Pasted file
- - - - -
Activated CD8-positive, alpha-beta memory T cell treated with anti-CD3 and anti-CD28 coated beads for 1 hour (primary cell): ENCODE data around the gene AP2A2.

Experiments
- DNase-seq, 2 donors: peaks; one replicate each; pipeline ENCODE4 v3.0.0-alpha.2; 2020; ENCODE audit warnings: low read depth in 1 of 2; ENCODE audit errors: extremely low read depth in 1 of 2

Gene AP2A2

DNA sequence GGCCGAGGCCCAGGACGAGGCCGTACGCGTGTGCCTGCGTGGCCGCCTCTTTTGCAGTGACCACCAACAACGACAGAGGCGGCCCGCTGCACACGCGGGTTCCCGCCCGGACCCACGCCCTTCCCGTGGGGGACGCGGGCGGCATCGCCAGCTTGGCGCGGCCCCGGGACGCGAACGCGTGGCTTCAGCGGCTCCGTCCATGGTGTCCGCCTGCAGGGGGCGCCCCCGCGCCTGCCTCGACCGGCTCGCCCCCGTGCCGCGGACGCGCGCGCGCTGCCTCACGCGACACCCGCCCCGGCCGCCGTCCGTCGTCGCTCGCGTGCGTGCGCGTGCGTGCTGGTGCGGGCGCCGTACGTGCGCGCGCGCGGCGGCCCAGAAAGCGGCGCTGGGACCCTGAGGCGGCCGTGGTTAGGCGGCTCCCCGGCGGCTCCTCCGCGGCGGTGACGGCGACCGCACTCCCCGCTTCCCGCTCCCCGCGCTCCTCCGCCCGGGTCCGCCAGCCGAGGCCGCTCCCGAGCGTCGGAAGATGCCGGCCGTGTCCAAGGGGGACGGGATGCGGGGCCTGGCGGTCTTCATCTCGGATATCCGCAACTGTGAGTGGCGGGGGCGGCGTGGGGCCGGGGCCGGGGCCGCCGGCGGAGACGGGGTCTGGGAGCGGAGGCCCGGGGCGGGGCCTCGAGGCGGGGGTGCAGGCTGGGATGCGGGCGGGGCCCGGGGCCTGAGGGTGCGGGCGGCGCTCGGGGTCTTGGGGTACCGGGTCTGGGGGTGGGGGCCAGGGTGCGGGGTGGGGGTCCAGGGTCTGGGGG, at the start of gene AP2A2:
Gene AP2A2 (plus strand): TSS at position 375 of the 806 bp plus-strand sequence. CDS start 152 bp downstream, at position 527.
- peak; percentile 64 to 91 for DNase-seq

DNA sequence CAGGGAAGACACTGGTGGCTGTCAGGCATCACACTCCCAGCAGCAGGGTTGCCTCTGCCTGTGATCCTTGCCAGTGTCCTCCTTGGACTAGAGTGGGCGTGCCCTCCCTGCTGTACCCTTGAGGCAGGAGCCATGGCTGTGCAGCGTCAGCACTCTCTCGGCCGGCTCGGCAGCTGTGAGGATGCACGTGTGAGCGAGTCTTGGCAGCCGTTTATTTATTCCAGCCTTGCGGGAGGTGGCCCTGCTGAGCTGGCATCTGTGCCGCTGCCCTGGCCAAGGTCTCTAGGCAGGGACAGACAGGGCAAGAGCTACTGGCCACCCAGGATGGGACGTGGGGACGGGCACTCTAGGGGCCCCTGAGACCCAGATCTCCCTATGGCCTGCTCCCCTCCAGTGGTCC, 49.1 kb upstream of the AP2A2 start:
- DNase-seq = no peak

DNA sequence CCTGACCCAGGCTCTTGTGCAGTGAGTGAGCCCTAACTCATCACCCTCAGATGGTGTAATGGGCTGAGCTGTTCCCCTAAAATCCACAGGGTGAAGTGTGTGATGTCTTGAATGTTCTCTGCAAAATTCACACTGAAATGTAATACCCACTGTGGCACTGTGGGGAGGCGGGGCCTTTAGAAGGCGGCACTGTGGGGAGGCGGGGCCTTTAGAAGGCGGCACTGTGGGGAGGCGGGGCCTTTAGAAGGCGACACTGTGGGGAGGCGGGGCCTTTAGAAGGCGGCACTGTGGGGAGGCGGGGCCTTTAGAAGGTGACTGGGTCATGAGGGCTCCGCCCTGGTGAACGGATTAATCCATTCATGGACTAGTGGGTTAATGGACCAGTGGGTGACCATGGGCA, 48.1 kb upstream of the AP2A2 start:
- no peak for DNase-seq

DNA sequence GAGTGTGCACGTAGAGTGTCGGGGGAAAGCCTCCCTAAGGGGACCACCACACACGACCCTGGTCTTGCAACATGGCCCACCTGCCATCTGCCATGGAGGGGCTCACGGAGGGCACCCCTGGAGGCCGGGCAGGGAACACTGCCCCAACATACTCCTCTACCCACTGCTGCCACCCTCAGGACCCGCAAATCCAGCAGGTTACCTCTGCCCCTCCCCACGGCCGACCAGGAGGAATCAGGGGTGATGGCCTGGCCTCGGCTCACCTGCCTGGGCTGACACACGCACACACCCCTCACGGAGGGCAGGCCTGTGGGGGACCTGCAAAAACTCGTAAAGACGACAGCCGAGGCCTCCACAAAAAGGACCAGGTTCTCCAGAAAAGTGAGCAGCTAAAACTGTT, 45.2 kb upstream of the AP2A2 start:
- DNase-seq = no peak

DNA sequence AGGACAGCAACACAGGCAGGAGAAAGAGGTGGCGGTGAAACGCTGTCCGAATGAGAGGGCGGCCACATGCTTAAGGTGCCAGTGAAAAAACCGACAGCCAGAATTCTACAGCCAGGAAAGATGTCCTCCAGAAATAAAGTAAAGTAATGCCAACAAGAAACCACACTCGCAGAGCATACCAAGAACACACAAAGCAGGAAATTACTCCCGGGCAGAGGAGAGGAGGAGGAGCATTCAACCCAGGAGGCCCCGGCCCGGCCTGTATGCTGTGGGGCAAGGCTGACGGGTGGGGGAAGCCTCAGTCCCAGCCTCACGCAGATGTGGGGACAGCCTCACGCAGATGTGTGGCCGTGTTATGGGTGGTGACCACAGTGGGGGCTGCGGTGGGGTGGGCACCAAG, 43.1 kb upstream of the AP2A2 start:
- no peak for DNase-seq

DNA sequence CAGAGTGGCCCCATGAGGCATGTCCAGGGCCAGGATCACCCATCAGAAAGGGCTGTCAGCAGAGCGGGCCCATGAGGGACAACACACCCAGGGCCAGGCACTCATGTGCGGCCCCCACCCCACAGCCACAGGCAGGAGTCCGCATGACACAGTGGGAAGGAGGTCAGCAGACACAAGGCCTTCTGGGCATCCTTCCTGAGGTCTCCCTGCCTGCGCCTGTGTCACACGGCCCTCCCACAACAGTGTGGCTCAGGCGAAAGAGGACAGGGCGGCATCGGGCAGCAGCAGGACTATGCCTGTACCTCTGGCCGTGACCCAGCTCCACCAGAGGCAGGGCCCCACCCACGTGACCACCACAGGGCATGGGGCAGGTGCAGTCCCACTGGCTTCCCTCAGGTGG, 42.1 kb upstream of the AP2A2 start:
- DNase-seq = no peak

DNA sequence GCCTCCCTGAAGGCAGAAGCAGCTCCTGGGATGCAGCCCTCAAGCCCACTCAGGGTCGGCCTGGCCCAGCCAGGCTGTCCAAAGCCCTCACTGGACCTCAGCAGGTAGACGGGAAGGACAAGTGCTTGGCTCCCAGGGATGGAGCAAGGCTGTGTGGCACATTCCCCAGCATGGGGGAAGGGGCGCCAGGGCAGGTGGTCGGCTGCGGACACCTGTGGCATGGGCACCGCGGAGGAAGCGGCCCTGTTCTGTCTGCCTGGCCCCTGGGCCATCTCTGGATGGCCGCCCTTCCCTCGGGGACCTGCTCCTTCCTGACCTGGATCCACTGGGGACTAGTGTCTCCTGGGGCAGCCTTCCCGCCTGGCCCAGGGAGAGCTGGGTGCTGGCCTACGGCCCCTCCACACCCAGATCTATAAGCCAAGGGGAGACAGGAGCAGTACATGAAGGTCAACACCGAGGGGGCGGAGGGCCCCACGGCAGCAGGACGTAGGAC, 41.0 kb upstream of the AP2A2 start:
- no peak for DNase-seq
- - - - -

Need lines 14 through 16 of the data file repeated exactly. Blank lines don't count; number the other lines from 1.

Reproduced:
DNA sequence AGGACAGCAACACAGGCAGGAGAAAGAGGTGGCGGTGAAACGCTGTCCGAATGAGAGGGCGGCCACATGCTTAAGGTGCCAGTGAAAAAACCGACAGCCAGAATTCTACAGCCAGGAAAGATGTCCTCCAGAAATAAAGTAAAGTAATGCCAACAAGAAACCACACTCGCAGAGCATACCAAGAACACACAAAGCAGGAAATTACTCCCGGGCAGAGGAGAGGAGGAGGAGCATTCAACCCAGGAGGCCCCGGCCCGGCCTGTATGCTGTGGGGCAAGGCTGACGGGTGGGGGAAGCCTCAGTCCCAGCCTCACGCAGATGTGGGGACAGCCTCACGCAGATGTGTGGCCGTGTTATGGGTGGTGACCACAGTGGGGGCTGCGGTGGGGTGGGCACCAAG, 43.1 kb upstream of the AP2A2 start:
- no peak for DNase-seq

DNA sequence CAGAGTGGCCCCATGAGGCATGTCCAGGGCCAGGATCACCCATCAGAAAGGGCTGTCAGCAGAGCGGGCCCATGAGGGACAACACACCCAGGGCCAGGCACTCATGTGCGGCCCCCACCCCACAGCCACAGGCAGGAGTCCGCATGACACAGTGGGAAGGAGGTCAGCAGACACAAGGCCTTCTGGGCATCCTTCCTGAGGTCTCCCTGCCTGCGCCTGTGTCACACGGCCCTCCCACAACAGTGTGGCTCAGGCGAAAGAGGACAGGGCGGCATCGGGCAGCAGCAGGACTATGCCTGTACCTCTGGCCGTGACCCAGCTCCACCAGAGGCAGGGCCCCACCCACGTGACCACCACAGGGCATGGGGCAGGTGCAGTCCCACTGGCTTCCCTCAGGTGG, 42.1 kb upstream of the AP2A2 start: